Articles - Esoterica Series: The Ring Road Circuit
Jamie Maddison - Posted on 29 Oct 2009
The Ring Road Circuit provides a secluded and somewhat edgily dark atmosphere in which to try it’s 30+ problems on a series of extensively cleaned sandstone faces. The majority of the problems are in the low-to-mid grades, with a handful of the hardest lines reaching V7 to V8. Some problems are quite high, however the landings are generally fine, with one or two hill-rolling exceptions. Couple this with a speedy walk-in and lots of tree cover to keep the problems dry in showers, and you have the recipe for a popular, well-used and much-loved bouldering venue.
A Brief History
It seems likely that the Ring Road Cave was the first area of the circuit to receive any action on it by climbers. Indeed, the majority of problems on this wall are still credited to their unknown first ascensionist. True development began in early 2008 with the discovery (and subsequent clean up) of the crag by Raphael Bath and Tom Dixon. Raphael’s initial forays put up many of the circuit’s finest problems, such as Cave Roof (V2) The Nose (V3) and the classic Knuckle Duster (standing start, V5).
The next surge in development came a few months later, from Dan Savory, who systematically began picking off the harder remaining lines. By the end of June 2008 Dan had ticked off the majority of the obvious harder problems, including the low traverse of Undercrackers (V6), the sit start to Knuckle Duster (V6/V7) and the massive, Dan’s Dyno (V8). Dan’s thorough work left very few gaps in which to find new lines. Indeed, once the incredibly hard sit-start to Paradise had fallen at a stunning grade of V8 6c, there was not much left on the boulders that hadn’t already been done.
As it stands now, there is not much room on the slopery, grit-like walls of the Ring Road Boulder for new, independent problems. This being said, there is still plenty of scope for the devising of fiendishly powerful and frustrating eliminates on the many holds that dot the walls. However, luckily there is still scope for new problems, even routes, on the overgrown neighboring buttresses that surround the crag. And it will be truly interesting to see whether further development will embrace such a mammoth cleaning challenge in the pursuit of new, untouched problems in this dark and solitary corner of suburban Bristol.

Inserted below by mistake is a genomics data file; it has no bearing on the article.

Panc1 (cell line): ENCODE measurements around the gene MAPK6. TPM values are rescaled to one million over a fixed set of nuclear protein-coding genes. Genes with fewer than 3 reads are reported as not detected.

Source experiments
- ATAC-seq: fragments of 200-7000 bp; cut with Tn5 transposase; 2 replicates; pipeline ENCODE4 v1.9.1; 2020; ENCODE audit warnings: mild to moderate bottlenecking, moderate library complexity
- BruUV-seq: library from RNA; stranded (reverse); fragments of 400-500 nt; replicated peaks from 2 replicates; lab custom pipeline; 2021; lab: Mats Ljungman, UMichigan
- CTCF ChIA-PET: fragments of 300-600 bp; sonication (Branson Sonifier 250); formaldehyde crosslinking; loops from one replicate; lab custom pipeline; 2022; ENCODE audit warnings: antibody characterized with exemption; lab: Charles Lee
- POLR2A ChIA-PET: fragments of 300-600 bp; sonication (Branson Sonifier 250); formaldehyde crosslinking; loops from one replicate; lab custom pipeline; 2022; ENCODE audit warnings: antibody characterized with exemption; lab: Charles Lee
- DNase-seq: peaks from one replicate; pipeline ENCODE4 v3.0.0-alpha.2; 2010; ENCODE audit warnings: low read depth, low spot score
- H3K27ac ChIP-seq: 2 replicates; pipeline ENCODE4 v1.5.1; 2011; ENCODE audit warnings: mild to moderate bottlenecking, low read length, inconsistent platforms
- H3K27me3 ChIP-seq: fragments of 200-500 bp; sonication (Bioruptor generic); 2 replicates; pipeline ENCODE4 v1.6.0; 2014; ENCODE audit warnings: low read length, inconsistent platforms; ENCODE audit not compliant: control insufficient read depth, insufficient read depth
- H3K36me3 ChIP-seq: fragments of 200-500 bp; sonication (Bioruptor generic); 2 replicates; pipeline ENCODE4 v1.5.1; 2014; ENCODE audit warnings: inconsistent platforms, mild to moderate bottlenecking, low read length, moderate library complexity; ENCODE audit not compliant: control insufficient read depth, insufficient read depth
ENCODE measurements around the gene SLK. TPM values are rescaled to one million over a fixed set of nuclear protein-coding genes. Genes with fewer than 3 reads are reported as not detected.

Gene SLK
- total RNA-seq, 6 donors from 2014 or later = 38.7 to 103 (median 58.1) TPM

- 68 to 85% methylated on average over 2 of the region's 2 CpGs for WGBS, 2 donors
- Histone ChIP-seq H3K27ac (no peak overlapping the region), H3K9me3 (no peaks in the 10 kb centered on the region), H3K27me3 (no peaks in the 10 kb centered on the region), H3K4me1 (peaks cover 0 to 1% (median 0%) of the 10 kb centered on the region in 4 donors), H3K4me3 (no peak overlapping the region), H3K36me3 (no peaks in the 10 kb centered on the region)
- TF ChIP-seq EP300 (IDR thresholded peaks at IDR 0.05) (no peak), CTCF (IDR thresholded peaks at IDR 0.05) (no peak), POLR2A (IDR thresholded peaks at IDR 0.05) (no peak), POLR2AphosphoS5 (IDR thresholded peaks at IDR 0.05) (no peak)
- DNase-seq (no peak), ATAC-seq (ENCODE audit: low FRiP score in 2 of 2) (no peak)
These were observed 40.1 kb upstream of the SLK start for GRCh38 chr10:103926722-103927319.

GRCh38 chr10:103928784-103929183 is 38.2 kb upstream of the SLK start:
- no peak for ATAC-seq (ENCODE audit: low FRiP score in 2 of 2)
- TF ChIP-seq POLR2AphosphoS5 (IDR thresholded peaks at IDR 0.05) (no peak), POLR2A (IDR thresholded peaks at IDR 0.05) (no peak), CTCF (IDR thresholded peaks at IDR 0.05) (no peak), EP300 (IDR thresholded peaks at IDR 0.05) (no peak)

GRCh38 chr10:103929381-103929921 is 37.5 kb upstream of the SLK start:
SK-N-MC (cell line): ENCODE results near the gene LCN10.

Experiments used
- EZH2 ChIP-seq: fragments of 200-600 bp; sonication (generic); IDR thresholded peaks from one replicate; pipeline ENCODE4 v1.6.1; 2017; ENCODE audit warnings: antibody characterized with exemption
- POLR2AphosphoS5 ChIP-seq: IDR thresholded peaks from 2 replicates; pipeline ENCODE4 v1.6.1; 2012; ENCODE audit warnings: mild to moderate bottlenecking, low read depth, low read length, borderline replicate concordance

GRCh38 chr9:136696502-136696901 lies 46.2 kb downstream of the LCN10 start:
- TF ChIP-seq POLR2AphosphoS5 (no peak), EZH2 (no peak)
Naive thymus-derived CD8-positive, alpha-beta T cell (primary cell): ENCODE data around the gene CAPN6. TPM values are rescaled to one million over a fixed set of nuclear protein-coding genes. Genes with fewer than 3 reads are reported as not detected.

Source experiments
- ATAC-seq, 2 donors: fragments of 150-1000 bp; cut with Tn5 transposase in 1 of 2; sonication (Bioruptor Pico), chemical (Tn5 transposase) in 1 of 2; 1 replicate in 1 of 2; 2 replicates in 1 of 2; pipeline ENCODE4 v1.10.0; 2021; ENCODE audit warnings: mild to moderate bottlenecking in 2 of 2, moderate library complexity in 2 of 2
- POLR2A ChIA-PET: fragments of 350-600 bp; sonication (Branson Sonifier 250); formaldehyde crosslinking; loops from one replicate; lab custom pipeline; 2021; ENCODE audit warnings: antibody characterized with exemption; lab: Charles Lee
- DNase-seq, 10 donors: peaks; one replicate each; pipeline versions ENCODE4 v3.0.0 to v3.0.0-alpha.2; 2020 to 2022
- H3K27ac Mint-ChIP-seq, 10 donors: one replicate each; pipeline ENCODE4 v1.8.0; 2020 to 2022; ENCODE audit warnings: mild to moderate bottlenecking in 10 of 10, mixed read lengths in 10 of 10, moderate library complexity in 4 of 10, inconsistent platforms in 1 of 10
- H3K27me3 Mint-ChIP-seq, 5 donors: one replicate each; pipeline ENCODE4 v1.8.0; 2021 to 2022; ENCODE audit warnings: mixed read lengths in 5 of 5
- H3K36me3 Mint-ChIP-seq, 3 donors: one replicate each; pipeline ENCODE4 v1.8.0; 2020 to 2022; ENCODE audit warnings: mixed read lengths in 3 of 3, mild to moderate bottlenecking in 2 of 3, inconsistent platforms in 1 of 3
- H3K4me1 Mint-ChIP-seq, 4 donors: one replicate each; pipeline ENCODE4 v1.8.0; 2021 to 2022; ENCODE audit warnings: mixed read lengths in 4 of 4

A good start to any session at the Ring Road Circuit should begin with a warm up on the large, but steep, holds of the Ring Road Cave. Starting up the excellent Cave Roof (V2), before stepping it up a gear with the more powerful Throw Up (V3). If you are feeling sufficiently warmed up, an attempt at the long and pumpy Creaky Roof Traverse is a must (V5). If that feels fine, now try the reverse, finishing up Edge Of It All (V4) for some extra pump.
Things fall apart on the Ring Road Boulder if slopers are not your style. If they are, and you’re also luckily blessed with good friction as well, the crag classic Knuckle Duster (V5) shouldn’t be too much a problem for you. If not, be prepared to spend a long time slapping for that top hold, even longer if you add the sit-start from the cave into the equation (V6/V7). For a well-deserved rest, have a play on the two arêtes, The Nose (V3) and Mini-Arête (V1).
If you want to get serious, you can either commit dynocide on the massive Dan’s Dyno (V8), the best problem on the Hidden Wall. Or else stay at the boulder and work the thin, and no-doubt frustrating, Thunder in Paradise (V8). Totally spent, you can warm down on the Hidden Wall with the amiably Left Wall, Central Wall or Pocket To Me, all at a pleasant V2. Either that, or you can go home and save your fingers and your strength for the inevitable next visit to this solitary, but addictive, little place.
Mud. It’s everywhere at this crag and if you don’t bring the necessary precautions it can make life very difficult and the problems incredibly frustrating. Ideally the best way of combating this plague of wet earth is with a tarp or similar plastic sheeting, although if you don’t mind getting it filthy, a boulder mat will suffice. If you are without both these items then your best bet is an old rag-cloth and a strong plastic bag to stand on. Just make sure you bring them home at the end of the session!
Quoted from EsotericBouldering:
There are various approaches to get to the bouldering. The one described here takes about 10 minutes. Park on Hartford drive, approached by turning right off the B4508 from Frenchay along Beckspool Road then left into Penn Drive then first left again. Alternatively exit at Junction 1 on the M32 to get to the same spot. Cross the A4174 Ring road and walk rightwards along the road until you see a footpath on the left crossing the fields. (Frome valley walkway) Cross the field down to the river following a field boundary. Cross the little bridge over a small stream and follow a path immediately rightwards over a fence and down to the main river.
Turn left on the river pathway and walk 50 metres to the Cave, which is set back about 30 metres from the main path. Turn right for the Ring Road Boulder and Hidden wall, cross the small footbridge and continue for about 75 metres. The ring road boulder (actually a small rounded buttress) is up a bank on the right, and the hidden wall is 20 metres right of the boulder at the same level.
For a full breakdown of problems at the Ring Road Circuit, visit Andy Sainsbury’s EsotericBouldering website. The original pdf topo of the crag can also be downloaded here.